valuation of the said plant fr the purposes of Customs duty. The Tribunal did
not accept the argument that the registration of the said contract by the
Customs in terms of the said Regulations amounted to pre-assessment of the
value of the said plant. It accepted the argument on behalf of the Revenue that
there had only been a provisional assessment and it was open to the Collector
to value the said plant on the basis of Section 14.
us it was accepted that there had been only a provisional assessment at the
stage when the said contract was registered under the said Regulations, but it
was submitted that once the value of the said plant was determined at US 4 17
million and the said contract was registered under the said Regulation read
with Heading 84.66, then, for the purposes of the final assessment, the value
of the said plant had to be taken to be the value that had been so determined
and it was open to the Customs authorities not to accept that value only if
there was material to indicate that it was arrived at on account of some error
or a particular item fell outside the scope of the project import. We find it
difficult to accept the submission. Once it is accepted that there is not more
than a provisional assessment at the stage when the contract is registered
under the said Regulations, it is open to the Customs authorities to make a
final assessment taking into account all factors that are relevant thereto, and
they are not inhibited by reason of the registration of the contract under the
question now is whether the Customs authorities have taken relevant factors
into account in making the final assessment of the said plant.
adjudicating authority added the following in making the final assessment of
the value of the said plant, and was upheld by the Tribunal :
Inspection/dismantling/packing and forwarding 3847621
Vendor inspection 339253
Insulation removal 691981
Insurance in USA 139365
Incorporated charges 217500
Reimbursement to Tata Incorporated for misc. Expenses such as equivalent
transport, copying, telephone, telex, postage legal expenditure. 265018
---------------------- 5500738 --------------------- After some debate, learned
counsel for the appellants fairly stated that he could not contest the addition
of dismantling, packing and forwarding charges in item no. 1 above; and
"insurance in USA", being item no. 4 above, because these expenses
arose upon the terms of the said contract.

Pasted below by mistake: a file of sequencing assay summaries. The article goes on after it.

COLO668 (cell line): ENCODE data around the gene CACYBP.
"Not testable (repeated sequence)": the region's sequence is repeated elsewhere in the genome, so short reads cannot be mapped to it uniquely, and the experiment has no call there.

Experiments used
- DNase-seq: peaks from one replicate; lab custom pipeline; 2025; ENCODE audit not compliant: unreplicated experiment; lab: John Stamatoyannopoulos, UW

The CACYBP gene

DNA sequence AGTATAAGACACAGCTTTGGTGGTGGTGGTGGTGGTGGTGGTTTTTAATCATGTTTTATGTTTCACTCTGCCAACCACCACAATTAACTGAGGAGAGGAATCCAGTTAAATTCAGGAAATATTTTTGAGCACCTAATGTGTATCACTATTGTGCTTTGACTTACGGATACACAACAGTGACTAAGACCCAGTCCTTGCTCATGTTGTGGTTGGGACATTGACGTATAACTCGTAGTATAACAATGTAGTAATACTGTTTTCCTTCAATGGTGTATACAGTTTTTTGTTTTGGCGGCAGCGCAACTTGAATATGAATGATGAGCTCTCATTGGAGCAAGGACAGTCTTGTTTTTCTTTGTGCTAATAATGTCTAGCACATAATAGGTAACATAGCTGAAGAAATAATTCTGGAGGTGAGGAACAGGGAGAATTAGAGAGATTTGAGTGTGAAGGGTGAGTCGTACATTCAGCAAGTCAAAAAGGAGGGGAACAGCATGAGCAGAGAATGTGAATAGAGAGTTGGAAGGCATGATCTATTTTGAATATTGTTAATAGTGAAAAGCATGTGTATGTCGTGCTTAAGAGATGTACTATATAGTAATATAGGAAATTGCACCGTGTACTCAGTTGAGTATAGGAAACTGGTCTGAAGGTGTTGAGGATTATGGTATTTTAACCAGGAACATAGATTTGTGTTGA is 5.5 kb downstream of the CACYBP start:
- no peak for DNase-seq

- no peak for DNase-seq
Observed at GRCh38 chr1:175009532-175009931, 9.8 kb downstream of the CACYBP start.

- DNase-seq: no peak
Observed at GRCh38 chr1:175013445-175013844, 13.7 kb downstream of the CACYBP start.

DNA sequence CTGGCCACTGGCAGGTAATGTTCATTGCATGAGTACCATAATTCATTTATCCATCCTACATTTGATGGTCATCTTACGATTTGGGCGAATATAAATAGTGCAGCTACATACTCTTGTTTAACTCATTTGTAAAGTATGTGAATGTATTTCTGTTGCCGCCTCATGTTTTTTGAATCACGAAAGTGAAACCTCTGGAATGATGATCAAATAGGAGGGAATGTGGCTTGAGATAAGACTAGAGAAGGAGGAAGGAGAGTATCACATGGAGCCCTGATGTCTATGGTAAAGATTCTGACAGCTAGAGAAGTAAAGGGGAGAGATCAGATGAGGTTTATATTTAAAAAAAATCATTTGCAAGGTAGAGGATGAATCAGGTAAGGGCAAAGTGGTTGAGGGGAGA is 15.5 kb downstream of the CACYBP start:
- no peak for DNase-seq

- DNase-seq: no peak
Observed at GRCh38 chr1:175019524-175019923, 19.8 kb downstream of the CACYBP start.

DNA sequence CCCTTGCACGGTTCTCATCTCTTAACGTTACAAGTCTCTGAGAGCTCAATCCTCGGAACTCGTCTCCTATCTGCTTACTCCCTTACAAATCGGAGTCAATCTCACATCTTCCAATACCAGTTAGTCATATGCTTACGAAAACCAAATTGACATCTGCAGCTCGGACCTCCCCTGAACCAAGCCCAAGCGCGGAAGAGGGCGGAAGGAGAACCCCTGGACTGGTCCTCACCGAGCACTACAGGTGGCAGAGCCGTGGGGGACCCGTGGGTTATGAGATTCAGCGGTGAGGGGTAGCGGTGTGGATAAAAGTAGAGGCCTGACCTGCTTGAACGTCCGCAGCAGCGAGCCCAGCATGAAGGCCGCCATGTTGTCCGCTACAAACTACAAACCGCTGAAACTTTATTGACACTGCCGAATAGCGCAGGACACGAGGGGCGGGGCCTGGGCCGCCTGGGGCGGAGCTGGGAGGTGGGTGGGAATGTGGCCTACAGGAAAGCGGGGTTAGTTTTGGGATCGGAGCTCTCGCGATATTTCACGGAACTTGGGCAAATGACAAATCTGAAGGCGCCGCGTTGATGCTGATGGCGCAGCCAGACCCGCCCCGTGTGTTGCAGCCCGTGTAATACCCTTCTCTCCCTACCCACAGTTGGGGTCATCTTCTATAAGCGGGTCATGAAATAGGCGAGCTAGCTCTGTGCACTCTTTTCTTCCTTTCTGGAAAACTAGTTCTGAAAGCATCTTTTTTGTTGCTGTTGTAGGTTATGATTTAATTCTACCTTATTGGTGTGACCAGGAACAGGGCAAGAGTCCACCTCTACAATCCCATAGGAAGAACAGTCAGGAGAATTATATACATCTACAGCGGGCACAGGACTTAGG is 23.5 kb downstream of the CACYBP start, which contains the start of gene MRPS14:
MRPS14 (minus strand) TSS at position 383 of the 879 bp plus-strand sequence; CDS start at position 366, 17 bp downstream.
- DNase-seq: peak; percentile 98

amount relating to inspection in item no .1 above is US $ 1.048 million. It was
submitted by learned counsel for the appellants that these inspection charge
could not be included in the assessable value the said plant as the inspection
was optional. It did not flow from the terms of the said contract nor did it
enhance the value of the said plant. It was not needed to incurred for
dismantling the said plant and making it ready for transport. It was only for
determining what parts of the said plant needed repair.
Tribunal had been error in emphasising clause 9 of the said contract in holding
that these inspection charges were includible for the purposes of arriving at
the assessable value of the said plant. Clause 9 of the said contract records
that independent certification of the condition of the said plant was required
to enable the appellants to obtain an import licence for it. It was, therefore,
agree that the appellants would engage. in consulation with Hercofina, and
engineering contractor, at the appellants' expense, to inspect the major pieces
of the said plant and issue a certificate in this behalf. It seems to us clear
that this inspection, carried out by Catalytic Inc. was pursuant to the
aforementioned term of the said contract and the expenditure incurred i that
behalf was rightly held by the Tribunal to flow there out.
as "Vendor inspection" (item 2 above) is concerned, it appears that
it was carried out by the original supplier of the said plant. It was not
required to be incurred for the purposes of dismantling the said plant nor for
making it ready for being transported. There is no material shown to us from